It is not at all clear why the bishopric of Dunkeld had possessions south of the Forth, but as well as Aberlady, it owned Abercorn and Cramond west of Edinburgh, and Bonkle (or Bonkyl, or Bunkle) and Preston on the south side of the Lammermuirs. These parishes were grouped together as the barony of Aberlady. In common with the other lands of the bishopric, their role was to provide income for the bishop in the form of both money and farm produce, and accounts were kept of their contributions.
Most of Dunkeld’s records vanished after the Reformation when the church lost its estates, but the accounts for 1505 to 1517 survive and these were translated from Latin and published under the title Rentale Dunkeldense by the Scottish History Society in 1915. There’s some fascinating stuff in there: but for now the important thing is that there is no mention of the Douglases. The role of ‘bailie of the barony of Abbirlathy’ is held by John Broun of Colstoun (south of Haddington).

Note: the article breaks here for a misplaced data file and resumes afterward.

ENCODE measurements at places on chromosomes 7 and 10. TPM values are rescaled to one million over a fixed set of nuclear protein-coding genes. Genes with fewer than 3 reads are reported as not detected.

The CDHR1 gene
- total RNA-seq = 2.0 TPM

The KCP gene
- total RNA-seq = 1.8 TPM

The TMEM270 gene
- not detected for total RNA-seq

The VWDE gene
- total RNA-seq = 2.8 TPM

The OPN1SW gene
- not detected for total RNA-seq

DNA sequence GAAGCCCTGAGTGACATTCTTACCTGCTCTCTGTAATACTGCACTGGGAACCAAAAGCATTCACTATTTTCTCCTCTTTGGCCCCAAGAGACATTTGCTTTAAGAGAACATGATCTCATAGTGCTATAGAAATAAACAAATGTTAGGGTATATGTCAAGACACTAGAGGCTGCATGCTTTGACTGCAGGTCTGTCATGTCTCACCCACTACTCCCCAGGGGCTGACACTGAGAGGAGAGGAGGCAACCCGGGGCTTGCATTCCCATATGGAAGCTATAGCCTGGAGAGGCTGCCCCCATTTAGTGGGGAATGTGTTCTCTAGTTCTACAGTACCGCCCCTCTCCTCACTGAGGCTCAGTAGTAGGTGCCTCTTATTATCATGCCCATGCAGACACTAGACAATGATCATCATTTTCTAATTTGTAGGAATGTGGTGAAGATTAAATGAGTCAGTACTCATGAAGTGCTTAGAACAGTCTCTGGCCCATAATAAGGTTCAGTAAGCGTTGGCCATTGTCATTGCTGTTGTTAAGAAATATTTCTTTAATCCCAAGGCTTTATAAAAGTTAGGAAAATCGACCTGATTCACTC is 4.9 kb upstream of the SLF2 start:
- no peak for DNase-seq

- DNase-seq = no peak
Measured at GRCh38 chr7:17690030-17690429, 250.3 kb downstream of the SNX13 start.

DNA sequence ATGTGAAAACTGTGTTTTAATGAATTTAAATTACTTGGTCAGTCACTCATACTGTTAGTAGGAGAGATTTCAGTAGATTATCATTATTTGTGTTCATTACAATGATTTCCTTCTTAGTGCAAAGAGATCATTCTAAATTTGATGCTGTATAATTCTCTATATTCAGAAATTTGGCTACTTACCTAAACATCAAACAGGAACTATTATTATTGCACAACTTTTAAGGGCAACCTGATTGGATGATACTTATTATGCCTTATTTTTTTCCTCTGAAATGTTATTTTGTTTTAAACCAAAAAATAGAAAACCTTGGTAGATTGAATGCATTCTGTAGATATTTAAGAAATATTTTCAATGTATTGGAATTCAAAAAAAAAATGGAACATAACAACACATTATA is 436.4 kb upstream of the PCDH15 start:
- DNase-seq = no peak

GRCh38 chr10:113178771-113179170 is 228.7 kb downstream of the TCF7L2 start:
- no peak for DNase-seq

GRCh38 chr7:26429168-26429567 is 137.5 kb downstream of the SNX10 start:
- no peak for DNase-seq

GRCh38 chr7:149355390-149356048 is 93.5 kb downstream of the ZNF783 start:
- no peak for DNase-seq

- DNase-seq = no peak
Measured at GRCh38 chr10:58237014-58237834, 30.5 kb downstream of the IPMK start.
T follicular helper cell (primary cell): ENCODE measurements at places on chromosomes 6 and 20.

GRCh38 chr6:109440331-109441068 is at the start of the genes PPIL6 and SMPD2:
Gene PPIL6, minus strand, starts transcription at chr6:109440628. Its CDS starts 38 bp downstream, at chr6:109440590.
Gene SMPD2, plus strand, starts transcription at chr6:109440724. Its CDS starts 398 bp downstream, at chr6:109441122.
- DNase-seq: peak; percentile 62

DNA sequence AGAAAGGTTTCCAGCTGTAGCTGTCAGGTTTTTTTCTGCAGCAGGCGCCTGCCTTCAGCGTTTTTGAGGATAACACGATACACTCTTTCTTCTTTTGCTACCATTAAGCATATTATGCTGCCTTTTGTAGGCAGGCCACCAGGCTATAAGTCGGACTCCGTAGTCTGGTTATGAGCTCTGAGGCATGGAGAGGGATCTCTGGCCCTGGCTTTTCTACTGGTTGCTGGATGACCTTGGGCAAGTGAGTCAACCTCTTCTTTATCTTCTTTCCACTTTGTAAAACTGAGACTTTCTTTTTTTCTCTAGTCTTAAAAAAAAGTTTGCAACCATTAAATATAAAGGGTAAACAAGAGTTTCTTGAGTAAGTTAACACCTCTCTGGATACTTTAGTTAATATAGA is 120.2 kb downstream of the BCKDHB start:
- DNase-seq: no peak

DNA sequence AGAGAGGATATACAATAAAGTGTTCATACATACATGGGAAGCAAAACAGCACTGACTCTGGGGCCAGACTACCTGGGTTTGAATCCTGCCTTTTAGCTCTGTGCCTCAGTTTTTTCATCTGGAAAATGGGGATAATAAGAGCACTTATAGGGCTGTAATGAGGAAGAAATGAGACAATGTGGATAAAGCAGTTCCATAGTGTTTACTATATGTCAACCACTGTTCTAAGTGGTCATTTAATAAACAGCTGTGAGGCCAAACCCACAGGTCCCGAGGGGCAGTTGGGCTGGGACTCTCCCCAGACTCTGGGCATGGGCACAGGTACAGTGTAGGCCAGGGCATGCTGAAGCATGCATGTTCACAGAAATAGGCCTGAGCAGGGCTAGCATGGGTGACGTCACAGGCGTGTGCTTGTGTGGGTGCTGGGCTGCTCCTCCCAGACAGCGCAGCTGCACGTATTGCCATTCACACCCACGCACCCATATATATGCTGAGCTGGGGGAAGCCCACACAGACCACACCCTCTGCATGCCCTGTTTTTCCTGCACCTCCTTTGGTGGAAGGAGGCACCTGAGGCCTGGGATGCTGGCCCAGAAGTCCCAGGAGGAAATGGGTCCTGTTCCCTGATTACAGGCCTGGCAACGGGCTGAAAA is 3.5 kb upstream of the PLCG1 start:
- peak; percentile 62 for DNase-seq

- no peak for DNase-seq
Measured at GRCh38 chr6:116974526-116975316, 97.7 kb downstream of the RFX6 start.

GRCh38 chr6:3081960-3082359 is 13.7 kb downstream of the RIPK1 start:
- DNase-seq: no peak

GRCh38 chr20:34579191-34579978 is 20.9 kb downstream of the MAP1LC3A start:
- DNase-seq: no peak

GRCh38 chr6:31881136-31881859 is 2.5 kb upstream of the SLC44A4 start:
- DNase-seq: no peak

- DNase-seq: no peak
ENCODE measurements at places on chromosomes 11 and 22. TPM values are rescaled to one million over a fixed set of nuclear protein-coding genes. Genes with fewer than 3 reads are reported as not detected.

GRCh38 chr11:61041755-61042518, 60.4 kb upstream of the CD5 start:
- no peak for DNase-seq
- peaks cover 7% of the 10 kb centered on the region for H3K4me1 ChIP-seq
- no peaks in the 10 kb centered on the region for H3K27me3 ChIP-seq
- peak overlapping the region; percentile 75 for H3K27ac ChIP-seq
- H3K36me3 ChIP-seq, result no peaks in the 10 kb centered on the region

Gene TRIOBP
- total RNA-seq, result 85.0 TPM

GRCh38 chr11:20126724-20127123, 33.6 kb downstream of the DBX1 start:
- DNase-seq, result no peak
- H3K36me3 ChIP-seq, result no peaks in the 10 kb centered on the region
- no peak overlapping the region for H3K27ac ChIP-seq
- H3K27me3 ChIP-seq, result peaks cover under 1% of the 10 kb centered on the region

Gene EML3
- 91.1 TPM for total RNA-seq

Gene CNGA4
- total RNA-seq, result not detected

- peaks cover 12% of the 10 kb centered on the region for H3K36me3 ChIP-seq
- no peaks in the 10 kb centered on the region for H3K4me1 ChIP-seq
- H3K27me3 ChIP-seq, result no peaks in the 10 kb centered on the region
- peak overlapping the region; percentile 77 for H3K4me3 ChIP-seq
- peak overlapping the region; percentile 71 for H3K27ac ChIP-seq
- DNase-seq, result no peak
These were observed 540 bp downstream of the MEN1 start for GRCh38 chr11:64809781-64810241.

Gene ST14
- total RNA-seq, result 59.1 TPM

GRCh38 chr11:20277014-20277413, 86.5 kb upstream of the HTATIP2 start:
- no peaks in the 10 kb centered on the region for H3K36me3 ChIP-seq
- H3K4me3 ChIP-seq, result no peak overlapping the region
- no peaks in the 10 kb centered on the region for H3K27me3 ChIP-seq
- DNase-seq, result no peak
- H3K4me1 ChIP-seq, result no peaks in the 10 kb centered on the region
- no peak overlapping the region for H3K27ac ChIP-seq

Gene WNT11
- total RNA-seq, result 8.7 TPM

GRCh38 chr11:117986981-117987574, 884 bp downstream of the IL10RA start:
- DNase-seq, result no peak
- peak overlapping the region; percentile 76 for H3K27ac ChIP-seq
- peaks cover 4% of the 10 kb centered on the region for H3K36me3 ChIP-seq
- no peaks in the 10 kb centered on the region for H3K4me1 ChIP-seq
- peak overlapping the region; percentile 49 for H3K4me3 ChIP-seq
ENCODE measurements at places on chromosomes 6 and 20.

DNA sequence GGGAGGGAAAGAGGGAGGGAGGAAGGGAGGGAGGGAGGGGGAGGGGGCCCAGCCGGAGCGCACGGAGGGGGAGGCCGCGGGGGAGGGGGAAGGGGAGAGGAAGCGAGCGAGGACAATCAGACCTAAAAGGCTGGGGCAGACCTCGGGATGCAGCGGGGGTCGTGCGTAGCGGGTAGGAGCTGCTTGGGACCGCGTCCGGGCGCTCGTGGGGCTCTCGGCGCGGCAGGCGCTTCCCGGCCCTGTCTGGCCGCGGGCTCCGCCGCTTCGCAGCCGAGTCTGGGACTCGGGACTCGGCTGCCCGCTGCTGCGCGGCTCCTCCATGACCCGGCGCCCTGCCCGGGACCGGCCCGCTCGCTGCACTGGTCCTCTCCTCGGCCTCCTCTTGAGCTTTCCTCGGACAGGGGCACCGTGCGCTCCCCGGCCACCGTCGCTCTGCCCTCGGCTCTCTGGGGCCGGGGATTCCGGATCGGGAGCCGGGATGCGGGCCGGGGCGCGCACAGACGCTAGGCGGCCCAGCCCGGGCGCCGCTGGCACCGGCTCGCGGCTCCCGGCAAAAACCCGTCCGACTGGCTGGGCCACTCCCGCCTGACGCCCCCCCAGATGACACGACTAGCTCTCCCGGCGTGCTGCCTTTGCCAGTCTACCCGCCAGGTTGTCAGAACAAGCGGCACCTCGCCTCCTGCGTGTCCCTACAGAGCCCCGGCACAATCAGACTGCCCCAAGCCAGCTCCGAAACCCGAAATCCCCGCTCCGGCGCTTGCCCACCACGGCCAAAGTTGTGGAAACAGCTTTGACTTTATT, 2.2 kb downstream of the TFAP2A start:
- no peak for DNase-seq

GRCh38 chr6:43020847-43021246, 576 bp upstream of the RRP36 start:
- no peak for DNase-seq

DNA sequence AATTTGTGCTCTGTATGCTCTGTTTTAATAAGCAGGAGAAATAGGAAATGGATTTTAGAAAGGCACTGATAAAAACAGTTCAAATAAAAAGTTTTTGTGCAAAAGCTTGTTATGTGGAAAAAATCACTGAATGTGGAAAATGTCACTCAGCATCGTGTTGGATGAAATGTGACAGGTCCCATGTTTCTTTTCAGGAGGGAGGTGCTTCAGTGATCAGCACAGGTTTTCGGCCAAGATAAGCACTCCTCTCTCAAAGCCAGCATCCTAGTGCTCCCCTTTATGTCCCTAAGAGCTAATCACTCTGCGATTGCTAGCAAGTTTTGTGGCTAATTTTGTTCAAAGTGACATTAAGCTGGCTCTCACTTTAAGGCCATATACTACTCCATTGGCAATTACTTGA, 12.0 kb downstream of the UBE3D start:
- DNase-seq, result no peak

In all, it seems more than likely that ownership of Aberlady passed to Archibald Douglas of Kilspindie between 1517 and 1521, while Gavin Douglas was bishop of Dunkeld.
King James V – unforgiving of the Douglases.
In 1540, King James granted a ‘general remission’ forgiving his ‘lords, barons and all his lieges’ for their ‘offences and crimes of treason and otherwise’. Yet his grudge against the Douglases persisted and he specifically excluded the 6th Earl of Angus, his brother George, and even their late uncle, Archibald Douglas of Kilspindie.
However, the pendulum swings. James V died in 1542 and was succeeded by his daughter, Mary, then just six days old, with James Hamilton, Earl of Arran, acting as regent.
As early as March 1543, the Douglas forfeiture was ‘rescinded, made void and annulled’ by parliament. Archibald had been survived by a son, another Archibald, and as if by magic, he now became the second Archibald Douglas of Kilspindie, his father’s lands restored to him.